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The City Journals

Historical Committee Installs New Banners to Honor Veterans

May 05, 2016 02:45PM ● By Tori La Rue

By Tori La Rue | [email protected]

South Jordan - Before Memorial Day, the South Jordan Historical Committee will add four banners to the South Jordan Veterans Memorial to honor those from the U.S. Army, Marine Corps, Navy and Air Force who have claimed the Memorial Park Cemetery as their final resting ground. 

Each 3-by-5-foot banner will have one of the branch’s seals on it. The banners will surround the American flag already in place, and will fly six feet below it, according to Don Rees, historical committee member. 

“When we look at it, we’ll honor the servicemen and the ultimate sacrifice that they’ve done for us,” Rees said. 

The banners will be in place by Armed Forces Day on May 21, and will remain up through Memorial Day. Historical committee members will continue to put the flags up on select holidays, Rees said. 

The banners will be a great addition to the “thoughtful memorial” community members put “so much love into,” Luane Jensen, committee member, said. 

South Jordan’s Veterans Memorial Statue was created by L’Deane Trueblood in 2002. She made a similar model for a Saint George park, but the statue was clearly a soldier from Vietnam, Jensen said. 

“We had her change a few things here and there to incorporate all different branches of infantry,” Jensen said. “All she had to do was change the helmet, gun, ammunition and belt from the other model to represent all the services other than just Vietnam. We wanted to represent all branches.”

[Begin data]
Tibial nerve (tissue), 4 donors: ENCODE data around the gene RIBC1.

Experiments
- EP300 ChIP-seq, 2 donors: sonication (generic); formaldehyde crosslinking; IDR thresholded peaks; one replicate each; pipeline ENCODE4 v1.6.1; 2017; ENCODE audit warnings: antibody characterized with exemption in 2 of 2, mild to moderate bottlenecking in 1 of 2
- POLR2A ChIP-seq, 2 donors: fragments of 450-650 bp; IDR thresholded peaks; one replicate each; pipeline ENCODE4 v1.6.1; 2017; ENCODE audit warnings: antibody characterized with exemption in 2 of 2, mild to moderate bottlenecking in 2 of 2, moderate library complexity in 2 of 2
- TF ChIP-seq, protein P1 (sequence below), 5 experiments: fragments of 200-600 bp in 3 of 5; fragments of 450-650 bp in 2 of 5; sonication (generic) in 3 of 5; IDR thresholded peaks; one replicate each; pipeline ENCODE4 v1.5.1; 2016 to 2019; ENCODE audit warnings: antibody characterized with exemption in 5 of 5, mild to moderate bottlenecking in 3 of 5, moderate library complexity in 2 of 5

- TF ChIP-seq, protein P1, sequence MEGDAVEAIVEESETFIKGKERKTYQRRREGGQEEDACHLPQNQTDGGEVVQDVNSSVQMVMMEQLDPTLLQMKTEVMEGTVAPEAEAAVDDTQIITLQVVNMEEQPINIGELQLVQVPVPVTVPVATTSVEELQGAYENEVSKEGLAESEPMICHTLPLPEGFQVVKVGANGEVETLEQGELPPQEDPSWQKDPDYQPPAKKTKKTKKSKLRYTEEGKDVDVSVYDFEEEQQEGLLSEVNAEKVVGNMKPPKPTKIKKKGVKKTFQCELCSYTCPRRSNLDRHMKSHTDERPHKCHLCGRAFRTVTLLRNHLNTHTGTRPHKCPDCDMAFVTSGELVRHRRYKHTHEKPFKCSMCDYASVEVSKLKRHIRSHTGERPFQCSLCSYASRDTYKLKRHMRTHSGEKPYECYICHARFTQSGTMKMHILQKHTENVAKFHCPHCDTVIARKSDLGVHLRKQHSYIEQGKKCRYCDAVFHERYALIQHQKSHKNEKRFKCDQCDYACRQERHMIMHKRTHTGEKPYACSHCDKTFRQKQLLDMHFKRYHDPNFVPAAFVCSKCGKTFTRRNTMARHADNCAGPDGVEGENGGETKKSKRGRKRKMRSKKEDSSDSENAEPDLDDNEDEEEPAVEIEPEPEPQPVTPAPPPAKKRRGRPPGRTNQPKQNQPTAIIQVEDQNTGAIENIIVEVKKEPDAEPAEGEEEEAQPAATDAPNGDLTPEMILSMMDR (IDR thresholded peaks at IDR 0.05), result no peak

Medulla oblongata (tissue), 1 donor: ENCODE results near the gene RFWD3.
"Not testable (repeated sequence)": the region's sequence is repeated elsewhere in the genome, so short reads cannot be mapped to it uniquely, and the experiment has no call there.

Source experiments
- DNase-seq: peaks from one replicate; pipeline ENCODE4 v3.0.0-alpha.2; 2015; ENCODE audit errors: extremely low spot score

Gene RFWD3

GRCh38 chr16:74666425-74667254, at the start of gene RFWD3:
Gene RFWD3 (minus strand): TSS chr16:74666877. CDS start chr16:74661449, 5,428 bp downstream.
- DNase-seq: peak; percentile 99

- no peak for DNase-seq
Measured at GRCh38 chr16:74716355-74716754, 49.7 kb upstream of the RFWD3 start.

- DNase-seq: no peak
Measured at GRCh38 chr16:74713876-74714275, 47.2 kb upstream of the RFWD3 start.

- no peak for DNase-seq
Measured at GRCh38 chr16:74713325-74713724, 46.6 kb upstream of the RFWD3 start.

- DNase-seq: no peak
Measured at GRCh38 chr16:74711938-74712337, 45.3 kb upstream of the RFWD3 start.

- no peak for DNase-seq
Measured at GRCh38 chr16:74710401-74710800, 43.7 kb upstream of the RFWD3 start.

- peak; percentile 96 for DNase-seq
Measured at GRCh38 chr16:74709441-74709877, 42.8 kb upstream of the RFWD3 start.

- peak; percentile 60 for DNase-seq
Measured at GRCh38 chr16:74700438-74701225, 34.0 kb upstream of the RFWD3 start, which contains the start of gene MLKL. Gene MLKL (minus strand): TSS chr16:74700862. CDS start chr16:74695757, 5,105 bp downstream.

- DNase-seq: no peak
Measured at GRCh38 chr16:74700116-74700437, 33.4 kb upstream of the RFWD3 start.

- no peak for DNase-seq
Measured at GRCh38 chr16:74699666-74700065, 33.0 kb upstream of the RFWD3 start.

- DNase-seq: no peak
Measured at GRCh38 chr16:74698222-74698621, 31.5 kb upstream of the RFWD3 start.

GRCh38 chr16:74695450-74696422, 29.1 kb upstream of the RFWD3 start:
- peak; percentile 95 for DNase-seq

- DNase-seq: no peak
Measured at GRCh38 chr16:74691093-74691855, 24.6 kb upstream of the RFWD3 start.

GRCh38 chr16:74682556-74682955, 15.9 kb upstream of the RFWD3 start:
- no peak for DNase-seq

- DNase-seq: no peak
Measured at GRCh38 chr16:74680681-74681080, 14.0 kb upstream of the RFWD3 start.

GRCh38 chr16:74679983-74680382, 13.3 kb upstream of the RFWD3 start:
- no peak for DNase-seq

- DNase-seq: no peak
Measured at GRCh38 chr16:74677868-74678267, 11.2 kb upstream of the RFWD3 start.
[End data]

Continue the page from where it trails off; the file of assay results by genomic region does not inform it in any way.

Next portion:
Residents and local businesses donated money to fund the memorial, and the cement and flagpole were also donated, Jensen said. The spot for the memorial was selected because the foundation of an old South Jordan School was still there, so they had a foundation to build the memorial on. 

Jensen led a Scout troop that helped her clear the site in preparation for the installation of the memorial. While they were clearing a place for the memorial, one scout asked her if his grandpa could dedicate the site, she said. His grandfather was Boyd K. Packer, who was acting president of the Quorum of the Twelve Apostles of the Church of Jesus Christ of Latter-day Saints at the time, and Packer dedicated the site on May 4, 2002.

“It’s an honor to have helped in this project,” Jensen said. “If I never do another thing in my life, I am proud to walk the cemetery. It’s very, very moving,” she said through tears. 

Jensen has a personal connection to the project because her dad and husband are veterans, and although they aren’t buried in the cemetery, their patriotism has influenced her.

“The memorial is quite sacred where you can sit on the benches and think,” she said. 

Hal Maylor, whose backyard backs the cemetery, said he’s excited to see the memorial expand with the four new military banners. Maylor and his family decorate each veteran’s grave with a small American flag every Memorial Day, so he said the place is important to him. 

More than 350 veterans are buried in the cemetery, according to Maylor. Each veteran’s name is inscribed on a plaque on the copper memorial. Members of the American Legion will be read their names off at the annual Memorial Day program. 

This year’s program, on May 30 at 10:45 a.m., marks the first of many where the new military banners will fly in the background.